Case Definition: Mercury (Organic)

Clinical description

Although ingestion of organic mercury is the most typical route of organic mercury toxicity, toxicity also might result from inhalation and dermal exposures, particularly with dimethylmercury. Symptoms of toxicity can be delayed for weeks after organic mercury exposure and usually involve the central nervous system. These symptoms might include paresthesias, headaches, ataxia, dysarthria, visual field constriction, blindness, and hearing impairment (1-5).

Laboratory criteria for diagnosis

  • Biologic: A case in which whole blood mercury levels (>10 µg/L) (1) are detected, as determined by a commercial laboratory. Urine mercury levels are not useful in evaluating organic mercury poisoning. (1-5)

– OR-

  • Environmental: Detection of mercury in environmental samples. (6-9)

Case classification

  • Suspected: A case in which a potentially exposed person is being evaluated by health-care workers or public health officials for poisoning by a particular chemical agent, but no specific credible threat exists.
  • Probable: A clinically compatible case in which a high index of suspicion (credible threat or patient history regarding location and time) exists for organic mercury exposure, or an epidemiologic link exists between this case and a laboratory-confirmed case.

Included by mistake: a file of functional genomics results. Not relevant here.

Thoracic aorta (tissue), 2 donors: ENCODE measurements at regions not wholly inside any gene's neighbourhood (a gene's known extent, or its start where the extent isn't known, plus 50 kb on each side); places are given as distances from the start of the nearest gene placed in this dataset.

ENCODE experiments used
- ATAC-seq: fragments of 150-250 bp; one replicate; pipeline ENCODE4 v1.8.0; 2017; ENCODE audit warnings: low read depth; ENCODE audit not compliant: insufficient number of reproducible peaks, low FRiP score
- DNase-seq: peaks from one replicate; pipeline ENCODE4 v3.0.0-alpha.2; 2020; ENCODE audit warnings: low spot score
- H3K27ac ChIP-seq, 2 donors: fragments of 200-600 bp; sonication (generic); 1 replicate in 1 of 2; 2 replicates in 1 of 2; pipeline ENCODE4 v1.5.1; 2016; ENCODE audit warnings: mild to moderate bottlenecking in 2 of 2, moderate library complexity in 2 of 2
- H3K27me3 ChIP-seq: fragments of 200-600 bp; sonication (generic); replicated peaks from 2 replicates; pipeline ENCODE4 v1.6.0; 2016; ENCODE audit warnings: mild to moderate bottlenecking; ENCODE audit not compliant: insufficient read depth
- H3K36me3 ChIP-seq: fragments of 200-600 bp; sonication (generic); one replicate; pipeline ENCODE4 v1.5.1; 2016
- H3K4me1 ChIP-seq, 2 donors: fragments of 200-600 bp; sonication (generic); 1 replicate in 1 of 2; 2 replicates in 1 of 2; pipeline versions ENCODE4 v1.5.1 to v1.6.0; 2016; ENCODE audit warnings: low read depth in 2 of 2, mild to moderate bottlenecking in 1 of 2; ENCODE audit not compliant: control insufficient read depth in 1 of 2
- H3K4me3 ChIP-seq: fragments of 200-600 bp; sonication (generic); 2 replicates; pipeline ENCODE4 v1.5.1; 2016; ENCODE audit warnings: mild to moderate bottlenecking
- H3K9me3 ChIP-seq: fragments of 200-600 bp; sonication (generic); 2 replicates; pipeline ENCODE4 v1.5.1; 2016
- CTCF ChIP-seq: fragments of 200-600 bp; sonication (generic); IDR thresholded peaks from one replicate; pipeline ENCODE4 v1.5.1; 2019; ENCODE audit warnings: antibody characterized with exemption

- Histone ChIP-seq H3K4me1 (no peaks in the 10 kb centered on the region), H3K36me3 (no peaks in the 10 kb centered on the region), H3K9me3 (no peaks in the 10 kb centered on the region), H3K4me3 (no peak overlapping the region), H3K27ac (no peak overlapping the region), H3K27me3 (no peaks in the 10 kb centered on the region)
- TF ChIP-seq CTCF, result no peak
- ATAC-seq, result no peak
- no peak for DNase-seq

• Confirmed: A clinically compatible case in which laboratory tests have confirmed exposure.

The case can be confirmed if laboratory testing was not performed because either a predominant amount of clinical and nonspecific laboratory evidence of a particular chemical was present or the etiology of the agent is known with 100% certainty.

Additional resources

  1. Sue, YJ. Chapter 96 – Mercury. In: Nelson LS, Lewin NA, Howland MA, Hoffman RS, Goldfrank LR, Flomenbaum NE, eds. Goldfrank’s Toxicologic Emergencies. 9th ed. New York, NY: McGraw-Hill; 2011:1299-1307.
  2. Hill WH. A report on two deaths from exposure to the fumes of a di-ethyl mercury. Can J Pub Health 1943;34:158-60.
  3. Hook O, Lundgren KD, Swensson A. On alkyl mercury poisoning with ad description of two cases. Acta Med Scand 1954;150:131-7.
  4. Nierenberg DW, Nordgren RE, Chang MB, et al. Delayed cerebellar disease and death after accidental exposure to dimethylmercury. N Eng J Med 1998;338:1672-76.
  5. Bakir F., Damluji SF, Amin-Zaki L. Methylmercury poisoning in Iraq. Science 1973;181:230-41.
  6. NIOSH. NIOSH manual of analytical methods [online]. 2003. [cited 2013 Apr 5]. Available from URL:
  7. OSHA. Sampling and analytical methods [online]. 2010. [cited 2013 Apr 5]. Available from URL: icon.
  8. FDA. Food: Laboratory methods [online]. 2013. [cited 2013 Apr 5]. Available from URL: icon.
  9. EPA. Selected analytical methods: chemical methods query [online]. 2013. [cited 2013 Apr 5]. Available from URL: icon.
Page last reviewed: April 4, 2018